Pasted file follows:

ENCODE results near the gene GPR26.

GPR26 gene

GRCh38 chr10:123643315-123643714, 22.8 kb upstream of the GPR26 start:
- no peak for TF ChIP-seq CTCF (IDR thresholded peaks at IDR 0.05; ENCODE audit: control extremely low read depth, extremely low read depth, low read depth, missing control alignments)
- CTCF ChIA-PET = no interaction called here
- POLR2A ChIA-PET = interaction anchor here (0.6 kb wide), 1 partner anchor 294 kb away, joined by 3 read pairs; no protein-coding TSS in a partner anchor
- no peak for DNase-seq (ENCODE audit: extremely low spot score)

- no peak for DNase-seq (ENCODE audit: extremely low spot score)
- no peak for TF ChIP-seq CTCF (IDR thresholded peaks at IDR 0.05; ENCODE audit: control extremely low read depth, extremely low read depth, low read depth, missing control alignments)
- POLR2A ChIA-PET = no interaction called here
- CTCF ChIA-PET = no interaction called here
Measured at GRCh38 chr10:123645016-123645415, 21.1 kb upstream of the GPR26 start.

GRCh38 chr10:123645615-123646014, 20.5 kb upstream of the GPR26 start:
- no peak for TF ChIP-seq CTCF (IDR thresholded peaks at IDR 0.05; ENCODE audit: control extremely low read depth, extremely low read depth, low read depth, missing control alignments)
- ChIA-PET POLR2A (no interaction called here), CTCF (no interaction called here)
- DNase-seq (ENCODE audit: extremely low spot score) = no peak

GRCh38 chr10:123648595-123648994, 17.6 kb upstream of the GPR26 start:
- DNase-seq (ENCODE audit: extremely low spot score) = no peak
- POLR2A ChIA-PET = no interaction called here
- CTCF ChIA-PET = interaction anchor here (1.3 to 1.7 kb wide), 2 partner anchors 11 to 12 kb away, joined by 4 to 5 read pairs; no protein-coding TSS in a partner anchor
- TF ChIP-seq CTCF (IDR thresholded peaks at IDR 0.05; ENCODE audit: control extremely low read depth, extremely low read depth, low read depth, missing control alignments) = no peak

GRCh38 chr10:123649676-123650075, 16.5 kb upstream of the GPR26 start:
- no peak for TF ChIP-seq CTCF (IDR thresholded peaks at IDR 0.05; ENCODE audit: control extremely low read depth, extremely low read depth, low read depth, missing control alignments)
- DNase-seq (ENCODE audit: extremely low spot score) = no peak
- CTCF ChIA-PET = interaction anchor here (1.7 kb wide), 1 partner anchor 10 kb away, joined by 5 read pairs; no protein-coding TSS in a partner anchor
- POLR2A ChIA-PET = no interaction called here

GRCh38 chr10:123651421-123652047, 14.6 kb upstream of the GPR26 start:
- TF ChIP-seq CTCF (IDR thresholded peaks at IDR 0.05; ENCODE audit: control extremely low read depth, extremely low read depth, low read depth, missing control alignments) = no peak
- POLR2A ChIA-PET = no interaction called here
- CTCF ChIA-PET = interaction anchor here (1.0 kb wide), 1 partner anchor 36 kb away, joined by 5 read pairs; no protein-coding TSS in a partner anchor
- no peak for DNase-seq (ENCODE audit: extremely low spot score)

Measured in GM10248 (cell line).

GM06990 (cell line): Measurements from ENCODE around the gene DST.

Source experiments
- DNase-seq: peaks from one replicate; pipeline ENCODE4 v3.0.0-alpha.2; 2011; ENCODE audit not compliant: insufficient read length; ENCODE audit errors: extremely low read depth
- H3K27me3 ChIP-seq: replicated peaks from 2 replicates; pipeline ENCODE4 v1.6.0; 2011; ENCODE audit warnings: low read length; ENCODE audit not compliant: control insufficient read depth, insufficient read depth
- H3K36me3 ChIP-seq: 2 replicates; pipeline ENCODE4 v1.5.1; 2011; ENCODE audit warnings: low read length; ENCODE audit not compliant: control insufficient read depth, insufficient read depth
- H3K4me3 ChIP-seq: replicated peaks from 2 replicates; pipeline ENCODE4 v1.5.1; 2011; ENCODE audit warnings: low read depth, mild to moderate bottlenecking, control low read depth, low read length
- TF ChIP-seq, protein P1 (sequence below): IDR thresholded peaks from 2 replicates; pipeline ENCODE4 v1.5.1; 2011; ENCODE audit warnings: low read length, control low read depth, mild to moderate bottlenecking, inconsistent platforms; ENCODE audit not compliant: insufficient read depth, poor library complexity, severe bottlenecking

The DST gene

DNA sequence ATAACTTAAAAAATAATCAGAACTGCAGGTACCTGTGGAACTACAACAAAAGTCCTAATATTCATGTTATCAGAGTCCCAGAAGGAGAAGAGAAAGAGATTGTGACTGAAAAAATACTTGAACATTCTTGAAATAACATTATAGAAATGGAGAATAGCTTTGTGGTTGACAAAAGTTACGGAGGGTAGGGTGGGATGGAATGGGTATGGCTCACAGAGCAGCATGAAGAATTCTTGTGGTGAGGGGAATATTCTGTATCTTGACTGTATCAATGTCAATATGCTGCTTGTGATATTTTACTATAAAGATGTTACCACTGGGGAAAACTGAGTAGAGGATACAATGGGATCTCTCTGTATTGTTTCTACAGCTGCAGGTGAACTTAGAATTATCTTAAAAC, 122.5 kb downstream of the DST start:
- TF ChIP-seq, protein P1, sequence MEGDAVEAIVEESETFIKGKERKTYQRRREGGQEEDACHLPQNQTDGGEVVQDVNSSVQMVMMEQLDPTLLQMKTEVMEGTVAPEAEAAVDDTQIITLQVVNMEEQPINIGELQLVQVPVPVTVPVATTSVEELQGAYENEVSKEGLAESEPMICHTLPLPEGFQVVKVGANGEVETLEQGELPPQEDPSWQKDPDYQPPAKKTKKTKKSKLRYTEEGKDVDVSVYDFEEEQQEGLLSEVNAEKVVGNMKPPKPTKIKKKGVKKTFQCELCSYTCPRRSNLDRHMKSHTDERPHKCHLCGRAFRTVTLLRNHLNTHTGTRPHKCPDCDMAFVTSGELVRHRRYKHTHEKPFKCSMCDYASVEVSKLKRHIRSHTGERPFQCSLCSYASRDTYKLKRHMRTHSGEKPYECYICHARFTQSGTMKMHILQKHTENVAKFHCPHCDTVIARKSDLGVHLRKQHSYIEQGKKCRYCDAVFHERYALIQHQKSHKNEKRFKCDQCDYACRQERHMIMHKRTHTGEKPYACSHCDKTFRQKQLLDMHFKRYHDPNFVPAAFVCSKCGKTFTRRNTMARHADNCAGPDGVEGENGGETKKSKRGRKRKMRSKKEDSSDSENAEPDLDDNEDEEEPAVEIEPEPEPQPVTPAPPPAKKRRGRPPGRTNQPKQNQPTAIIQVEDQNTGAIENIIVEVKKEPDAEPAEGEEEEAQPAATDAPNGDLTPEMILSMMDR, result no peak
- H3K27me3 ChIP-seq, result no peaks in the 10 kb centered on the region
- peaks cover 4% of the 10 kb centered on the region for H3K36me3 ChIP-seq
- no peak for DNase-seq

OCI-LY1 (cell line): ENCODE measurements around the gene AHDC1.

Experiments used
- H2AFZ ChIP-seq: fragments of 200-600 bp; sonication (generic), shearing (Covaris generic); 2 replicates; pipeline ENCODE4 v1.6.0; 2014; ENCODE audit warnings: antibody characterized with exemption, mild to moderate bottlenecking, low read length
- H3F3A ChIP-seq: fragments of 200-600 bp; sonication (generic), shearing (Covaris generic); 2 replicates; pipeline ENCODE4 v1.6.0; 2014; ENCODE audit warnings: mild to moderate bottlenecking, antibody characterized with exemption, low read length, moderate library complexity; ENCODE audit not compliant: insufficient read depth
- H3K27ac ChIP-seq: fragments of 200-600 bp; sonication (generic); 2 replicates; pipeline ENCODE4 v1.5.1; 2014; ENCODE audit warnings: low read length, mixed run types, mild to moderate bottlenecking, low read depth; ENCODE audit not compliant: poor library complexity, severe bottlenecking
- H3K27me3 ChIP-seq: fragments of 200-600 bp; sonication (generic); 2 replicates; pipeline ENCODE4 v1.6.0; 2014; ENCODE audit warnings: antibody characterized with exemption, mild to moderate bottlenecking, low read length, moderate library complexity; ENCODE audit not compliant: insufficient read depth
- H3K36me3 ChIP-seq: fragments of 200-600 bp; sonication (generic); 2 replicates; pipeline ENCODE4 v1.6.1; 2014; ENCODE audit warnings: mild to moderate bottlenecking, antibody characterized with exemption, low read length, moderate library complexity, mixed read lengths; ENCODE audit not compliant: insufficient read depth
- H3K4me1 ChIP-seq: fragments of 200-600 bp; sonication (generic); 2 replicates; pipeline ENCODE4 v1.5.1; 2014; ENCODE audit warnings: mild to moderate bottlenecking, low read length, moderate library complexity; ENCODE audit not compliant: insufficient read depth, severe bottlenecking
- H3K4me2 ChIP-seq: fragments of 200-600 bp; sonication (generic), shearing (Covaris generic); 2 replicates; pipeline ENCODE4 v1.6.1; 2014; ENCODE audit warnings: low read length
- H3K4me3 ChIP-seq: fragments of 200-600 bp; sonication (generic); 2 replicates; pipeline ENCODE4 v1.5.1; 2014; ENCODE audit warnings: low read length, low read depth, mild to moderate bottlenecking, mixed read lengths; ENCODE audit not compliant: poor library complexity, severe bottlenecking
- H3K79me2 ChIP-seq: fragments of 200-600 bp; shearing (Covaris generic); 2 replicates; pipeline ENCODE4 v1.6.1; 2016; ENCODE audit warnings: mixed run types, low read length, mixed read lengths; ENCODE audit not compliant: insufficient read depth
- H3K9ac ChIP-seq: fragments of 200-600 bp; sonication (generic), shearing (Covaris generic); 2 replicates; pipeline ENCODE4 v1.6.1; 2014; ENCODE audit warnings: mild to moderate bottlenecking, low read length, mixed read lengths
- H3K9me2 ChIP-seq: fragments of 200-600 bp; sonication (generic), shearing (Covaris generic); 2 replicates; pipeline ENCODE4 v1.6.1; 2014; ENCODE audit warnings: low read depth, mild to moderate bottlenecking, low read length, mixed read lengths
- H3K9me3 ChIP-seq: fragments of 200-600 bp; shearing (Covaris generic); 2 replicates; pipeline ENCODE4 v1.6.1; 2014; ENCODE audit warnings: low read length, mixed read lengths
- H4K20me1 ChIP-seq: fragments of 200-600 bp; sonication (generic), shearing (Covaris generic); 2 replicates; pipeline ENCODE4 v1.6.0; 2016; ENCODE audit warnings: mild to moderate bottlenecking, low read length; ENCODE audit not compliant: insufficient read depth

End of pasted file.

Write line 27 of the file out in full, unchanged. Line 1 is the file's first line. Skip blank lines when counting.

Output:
GRCh38 chr10:123651421-123652047, 14.6 kb upstream of the GPR26 start: